“Established by "Captain" John Hance in 1883, the first European American to settle the Grand Canyon.”
— Nicholas Shannon
Birding · River/Creek · Views · Wildflowers · Wildlife
The New Hance Trail begins approximately 16 miles east of the junction of Desert View Drive and the South Entrance Road. Park at Moran Point and walk west, or park at the first pullout east of the Buggeln picnic area. This pullout is on the south side of the road and from here walk east, to the "No Parking" sign which marks the mile path that will take you to the trailhead proper.
The New Hance Trail lies within a primitive use area and is thus recommended only for highly experienced canyon runners. It is not maintained and may be the most difficult established trail on the South Rim of the Grand Canyon.
Today's trail very closely follows the 1894 original alignment. Multiple scrambles and short down climbs are the norm as the trail traverses a series of ledges through the Kaibab and Toroweap. The Coconino is defined by obscurity; a stretch of trail which could be difficult to navigate at night and near impossible to navigate after significant snowfall. Below the Coco, at a grassy saddle, the character of the trail suddenly changes as it plunges into a dry wash through the Supai. Route finding skills are required through the Supai section: a braided network of trails wander in and out of the wash. Any of these trails will take runners to the top of the Redwall Limestone (Red Canyon Overlook), where it leaves the creek bed and starts a difficult traverse to the east, about one mile in length, through the lower part of the Supai layer. The trail has been obliterated by rockslides in shallow ravines through which the trail meanders during this traverse. A knob at the top of the Redwall Limestone marks the top of the descent.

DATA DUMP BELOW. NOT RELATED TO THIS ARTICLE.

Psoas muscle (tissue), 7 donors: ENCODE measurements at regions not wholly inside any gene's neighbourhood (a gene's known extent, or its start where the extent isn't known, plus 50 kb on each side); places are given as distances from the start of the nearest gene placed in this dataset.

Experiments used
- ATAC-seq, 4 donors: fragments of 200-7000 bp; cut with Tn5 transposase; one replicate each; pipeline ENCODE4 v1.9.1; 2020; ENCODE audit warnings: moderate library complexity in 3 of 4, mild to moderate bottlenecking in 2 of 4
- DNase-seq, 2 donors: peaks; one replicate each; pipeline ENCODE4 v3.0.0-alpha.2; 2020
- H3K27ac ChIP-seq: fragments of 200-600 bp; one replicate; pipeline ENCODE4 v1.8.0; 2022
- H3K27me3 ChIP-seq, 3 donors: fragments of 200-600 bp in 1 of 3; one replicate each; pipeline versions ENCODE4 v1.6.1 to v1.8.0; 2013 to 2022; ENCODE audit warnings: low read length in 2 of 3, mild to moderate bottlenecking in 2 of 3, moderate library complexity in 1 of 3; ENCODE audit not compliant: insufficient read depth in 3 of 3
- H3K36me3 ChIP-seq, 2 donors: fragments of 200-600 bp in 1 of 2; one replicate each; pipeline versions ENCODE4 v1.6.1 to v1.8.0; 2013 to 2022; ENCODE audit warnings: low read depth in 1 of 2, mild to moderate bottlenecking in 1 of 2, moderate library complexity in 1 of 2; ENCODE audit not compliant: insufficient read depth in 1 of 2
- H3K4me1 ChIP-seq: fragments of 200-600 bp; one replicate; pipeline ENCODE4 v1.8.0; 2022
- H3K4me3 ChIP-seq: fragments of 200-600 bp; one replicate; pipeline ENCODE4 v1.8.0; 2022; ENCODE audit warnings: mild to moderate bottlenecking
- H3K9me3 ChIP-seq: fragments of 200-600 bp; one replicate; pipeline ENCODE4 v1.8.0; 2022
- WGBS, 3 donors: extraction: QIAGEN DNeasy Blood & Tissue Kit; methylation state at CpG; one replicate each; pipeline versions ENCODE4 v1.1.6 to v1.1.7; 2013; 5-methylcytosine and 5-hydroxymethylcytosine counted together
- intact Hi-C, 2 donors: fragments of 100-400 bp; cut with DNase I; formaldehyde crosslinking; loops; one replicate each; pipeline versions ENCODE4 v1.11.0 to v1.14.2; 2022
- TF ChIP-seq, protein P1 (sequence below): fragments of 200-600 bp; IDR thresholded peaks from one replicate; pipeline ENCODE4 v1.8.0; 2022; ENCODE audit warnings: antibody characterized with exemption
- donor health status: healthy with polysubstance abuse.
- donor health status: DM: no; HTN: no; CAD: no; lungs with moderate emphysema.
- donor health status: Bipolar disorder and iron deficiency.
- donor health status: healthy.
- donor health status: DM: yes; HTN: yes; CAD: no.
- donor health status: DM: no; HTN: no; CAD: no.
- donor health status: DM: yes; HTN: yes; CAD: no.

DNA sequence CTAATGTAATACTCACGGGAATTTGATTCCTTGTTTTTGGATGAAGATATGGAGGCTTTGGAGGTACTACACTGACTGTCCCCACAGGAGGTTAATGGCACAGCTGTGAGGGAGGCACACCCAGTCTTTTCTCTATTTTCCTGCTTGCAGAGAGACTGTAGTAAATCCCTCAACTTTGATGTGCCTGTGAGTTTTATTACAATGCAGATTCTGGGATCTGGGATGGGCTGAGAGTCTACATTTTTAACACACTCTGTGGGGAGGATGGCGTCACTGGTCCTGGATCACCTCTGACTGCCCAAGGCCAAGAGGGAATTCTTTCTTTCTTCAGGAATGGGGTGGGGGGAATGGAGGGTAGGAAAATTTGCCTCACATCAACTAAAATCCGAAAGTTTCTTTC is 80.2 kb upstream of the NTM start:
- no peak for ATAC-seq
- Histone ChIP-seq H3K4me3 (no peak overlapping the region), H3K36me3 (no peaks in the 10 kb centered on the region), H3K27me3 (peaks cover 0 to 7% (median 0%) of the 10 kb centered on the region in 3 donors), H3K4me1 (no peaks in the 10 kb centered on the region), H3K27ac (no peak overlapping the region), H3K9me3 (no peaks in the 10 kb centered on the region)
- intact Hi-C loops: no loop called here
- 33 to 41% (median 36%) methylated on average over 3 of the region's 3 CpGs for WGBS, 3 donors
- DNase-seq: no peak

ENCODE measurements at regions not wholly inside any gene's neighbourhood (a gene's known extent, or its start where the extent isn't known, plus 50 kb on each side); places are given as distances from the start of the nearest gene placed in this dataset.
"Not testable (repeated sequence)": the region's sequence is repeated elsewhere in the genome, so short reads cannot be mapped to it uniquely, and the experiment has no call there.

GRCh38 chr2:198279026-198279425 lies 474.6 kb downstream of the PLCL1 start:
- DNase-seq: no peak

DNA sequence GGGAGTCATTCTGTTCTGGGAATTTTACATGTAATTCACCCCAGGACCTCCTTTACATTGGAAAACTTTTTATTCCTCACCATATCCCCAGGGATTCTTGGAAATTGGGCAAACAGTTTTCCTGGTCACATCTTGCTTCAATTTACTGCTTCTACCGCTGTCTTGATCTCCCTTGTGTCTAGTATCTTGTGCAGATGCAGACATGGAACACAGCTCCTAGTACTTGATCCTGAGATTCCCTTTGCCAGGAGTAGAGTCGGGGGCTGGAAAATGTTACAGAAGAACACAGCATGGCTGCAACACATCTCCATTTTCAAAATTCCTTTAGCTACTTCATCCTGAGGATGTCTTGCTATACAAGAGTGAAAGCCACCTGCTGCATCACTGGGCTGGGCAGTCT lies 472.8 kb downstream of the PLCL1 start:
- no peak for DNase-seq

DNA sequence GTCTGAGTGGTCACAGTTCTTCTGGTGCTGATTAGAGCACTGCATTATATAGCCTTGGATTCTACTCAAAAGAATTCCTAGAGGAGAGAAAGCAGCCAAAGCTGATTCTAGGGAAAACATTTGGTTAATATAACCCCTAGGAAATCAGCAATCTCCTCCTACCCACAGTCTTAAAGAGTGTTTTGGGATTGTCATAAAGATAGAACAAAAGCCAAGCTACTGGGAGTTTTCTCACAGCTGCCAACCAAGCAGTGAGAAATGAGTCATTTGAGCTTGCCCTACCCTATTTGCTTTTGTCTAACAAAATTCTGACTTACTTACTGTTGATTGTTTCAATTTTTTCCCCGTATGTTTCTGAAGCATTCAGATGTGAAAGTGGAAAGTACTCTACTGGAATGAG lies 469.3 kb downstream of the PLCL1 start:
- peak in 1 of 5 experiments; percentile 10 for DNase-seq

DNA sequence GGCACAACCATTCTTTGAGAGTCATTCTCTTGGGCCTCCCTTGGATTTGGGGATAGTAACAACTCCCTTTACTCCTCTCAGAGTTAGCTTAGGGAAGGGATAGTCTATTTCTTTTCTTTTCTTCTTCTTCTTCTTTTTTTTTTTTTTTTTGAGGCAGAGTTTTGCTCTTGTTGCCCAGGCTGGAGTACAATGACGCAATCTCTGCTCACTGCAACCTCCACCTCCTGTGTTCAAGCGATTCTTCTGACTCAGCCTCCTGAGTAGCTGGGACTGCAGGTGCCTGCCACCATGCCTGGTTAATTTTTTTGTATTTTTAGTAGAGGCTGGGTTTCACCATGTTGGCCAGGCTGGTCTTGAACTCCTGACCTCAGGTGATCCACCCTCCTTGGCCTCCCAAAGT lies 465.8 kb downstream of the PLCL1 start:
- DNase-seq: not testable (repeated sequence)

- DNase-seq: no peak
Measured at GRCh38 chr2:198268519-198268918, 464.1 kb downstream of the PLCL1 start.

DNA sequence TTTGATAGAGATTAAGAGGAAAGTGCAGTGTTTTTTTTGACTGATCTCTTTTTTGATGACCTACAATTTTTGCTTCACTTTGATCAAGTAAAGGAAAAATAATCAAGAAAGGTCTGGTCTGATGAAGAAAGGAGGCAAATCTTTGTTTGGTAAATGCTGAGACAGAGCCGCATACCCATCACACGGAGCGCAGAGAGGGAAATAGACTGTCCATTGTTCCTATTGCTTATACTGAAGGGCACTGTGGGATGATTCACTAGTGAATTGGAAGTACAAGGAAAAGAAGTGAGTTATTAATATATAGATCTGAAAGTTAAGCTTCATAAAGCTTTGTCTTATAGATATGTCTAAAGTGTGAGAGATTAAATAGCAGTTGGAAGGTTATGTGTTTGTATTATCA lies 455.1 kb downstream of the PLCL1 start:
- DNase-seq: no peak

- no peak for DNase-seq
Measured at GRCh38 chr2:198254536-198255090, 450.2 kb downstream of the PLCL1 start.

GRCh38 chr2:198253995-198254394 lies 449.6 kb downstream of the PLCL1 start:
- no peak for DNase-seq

Once through the Redwall, the trail runs down the nose of a rounded ridgeline that parallels the creek bed far below. Though the terrain appears gentle from above, don't be deceived: the trail angles down sharply with very few switchbacks until the crumbly rock layers allow access into the bottom of Red Canyon.
From the intersection with the creek bed to the Colorado River the dry creek bottom is the trail, with minor spur trails bypassing short pour-offs in a few places (all bypasses are on the east side of the creek). The creek bed terrain is a mix of gravel and boulders. A few yards before reaching the river, the East Tonto
Trail heading west intersects the New Hance Trail at the base of a large sand dune. The Escalante
Route begins to the east. Both intersections are unmarked and can be difficult to find.